Europe was very much on the minds of conservative pundits in 2005 and 2006. In the wake of terrorist bombing in Madrid and London, ethnic riots in Paris and the assassination of Dutch film maker Theo Van Gogh, conservatives such as George Weigel , Bruce Bawer and Mark Steyn feared a besieged and rapidly depopulating Europe was racing towards chaos or worse, some sort of Islamic takeover. Not to be outdone by her fellow conservatives, Claire Berlinkski would address this perceived nightmarish state of European affairs with her 2006 book Menace in Europe: Why the Continent’s Crises is America’s, Too. After finishing it last weekend, I quickly concluded while I might not agree with everything she wrote, I found her observations significant and more than a few of her arguments compelling.
Berlinski, an American journalist who splits her time between Paris and Istanbul, has written for a host of publications ranging from mainstream newspapers like The New York Times and The Washington Post to conservative publications such as The Weekly Standard and National Review. Her book Menace in Europe has the feel of two separate books. One book contains her thoughts on the ongoing tensions between native-born Europeans and Muslim immigrants based on her interviews throughout France, England and Holland. The other book could be seen as Berlinksi’s meditations on Europe’s national character. By looking at declining birthrates, cultural ennui and other factors, Berlinksi provides her analysis of where the Continent is headed politically and socially. And certainly most importantly why.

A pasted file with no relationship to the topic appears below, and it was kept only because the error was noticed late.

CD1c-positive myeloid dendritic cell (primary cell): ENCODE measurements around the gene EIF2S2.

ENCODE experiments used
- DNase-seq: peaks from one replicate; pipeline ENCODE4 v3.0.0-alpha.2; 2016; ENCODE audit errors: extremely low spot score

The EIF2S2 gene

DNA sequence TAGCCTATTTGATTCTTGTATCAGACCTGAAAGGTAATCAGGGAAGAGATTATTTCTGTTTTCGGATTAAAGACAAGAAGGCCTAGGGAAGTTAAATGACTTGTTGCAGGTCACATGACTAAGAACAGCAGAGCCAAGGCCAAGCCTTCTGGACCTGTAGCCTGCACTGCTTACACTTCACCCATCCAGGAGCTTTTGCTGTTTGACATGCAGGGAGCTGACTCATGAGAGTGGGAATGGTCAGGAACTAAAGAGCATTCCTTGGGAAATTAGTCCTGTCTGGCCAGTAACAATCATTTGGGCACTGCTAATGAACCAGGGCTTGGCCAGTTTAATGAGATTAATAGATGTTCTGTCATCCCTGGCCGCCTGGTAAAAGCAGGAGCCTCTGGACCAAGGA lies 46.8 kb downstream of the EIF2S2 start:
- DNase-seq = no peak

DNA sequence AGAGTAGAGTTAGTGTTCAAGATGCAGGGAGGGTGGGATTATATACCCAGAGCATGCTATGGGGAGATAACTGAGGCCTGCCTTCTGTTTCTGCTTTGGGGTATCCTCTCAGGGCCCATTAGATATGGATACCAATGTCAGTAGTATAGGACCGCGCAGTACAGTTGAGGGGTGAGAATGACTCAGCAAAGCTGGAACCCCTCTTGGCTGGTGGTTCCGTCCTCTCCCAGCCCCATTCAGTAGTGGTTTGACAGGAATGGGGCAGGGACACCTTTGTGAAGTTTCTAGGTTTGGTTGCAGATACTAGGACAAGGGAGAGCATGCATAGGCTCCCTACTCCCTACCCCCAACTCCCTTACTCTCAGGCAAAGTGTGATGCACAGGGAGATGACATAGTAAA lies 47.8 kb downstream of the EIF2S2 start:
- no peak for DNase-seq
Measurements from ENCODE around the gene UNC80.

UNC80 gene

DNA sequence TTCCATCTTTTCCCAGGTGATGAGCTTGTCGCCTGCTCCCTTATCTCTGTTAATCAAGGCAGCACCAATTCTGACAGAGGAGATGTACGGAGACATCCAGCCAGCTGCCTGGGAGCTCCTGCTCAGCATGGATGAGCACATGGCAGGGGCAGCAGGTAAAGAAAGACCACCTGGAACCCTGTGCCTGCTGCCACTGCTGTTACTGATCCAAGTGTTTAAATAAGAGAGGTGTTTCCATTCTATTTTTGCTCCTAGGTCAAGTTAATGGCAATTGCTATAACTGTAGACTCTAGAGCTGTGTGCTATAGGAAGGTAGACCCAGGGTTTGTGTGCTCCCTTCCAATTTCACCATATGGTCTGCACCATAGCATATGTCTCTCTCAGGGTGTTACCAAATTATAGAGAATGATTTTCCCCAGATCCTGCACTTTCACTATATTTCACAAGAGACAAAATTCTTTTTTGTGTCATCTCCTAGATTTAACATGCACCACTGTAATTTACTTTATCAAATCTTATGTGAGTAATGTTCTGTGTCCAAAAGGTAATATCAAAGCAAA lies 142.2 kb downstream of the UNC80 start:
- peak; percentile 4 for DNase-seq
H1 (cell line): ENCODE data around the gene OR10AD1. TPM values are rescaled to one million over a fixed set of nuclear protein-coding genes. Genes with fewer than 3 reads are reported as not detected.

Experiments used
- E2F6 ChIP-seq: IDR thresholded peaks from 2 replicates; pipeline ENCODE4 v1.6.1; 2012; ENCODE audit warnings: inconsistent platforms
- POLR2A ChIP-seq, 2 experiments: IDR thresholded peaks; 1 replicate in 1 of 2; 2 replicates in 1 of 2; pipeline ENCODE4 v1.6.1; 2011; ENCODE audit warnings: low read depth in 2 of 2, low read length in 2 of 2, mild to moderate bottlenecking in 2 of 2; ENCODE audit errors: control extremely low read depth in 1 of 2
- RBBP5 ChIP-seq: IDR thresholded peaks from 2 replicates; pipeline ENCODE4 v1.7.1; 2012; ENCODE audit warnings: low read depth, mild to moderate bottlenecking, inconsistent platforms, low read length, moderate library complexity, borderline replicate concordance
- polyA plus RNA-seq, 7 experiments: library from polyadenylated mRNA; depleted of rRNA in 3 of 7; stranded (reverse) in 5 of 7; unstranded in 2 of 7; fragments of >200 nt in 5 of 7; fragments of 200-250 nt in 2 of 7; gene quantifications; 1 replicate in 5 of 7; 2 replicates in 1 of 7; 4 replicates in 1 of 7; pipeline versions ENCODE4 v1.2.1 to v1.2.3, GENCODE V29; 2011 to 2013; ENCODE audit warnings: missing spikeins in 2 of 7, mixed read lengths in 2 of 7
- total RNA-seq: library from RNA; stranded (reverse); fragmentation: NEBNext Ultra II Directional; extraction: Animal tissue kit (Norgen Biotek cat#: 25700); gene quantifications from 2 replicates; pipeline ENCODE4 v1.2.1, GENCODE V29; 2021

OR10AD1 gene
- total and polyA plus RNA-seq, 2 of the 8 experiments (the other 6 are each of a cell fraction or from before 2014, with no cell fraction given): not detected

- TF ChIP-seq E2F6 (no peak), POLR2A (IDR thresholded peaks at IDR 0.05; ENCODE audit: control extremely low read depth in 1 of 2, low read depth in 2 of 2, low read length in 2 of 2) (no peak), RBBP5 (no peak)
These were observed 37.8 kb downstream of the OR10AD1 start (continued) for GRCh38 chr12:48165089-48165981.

Whatever disagreements I might have with her, in my opinion Berlinski is a rather good writer. I found her book engaging and readable and her arguments if not convincing, certainly credible. On the minus side, in an attempt to show the dark, seething, and potentially violent spirit which lies hidden and unacknowledged within the Continent’s collective psyche, Berlinski devotes an entire chapter to the German industrial metal band Rammstein. While I enjoyed reading about this bizarre and somewhat disturbing band, I’m not sure they warranted an entire chapter.
After reading Menace in Europe if you would like to read other books which touch upon the themes found in Berlinski’s book, feel free to check out the relevent books written by the three authors mentioned at the beginning of this post. As a counter-point, I would definitely also read God’s Continent: Christianity, Islam and Europe’s Religious Crises by Philip Jenkins.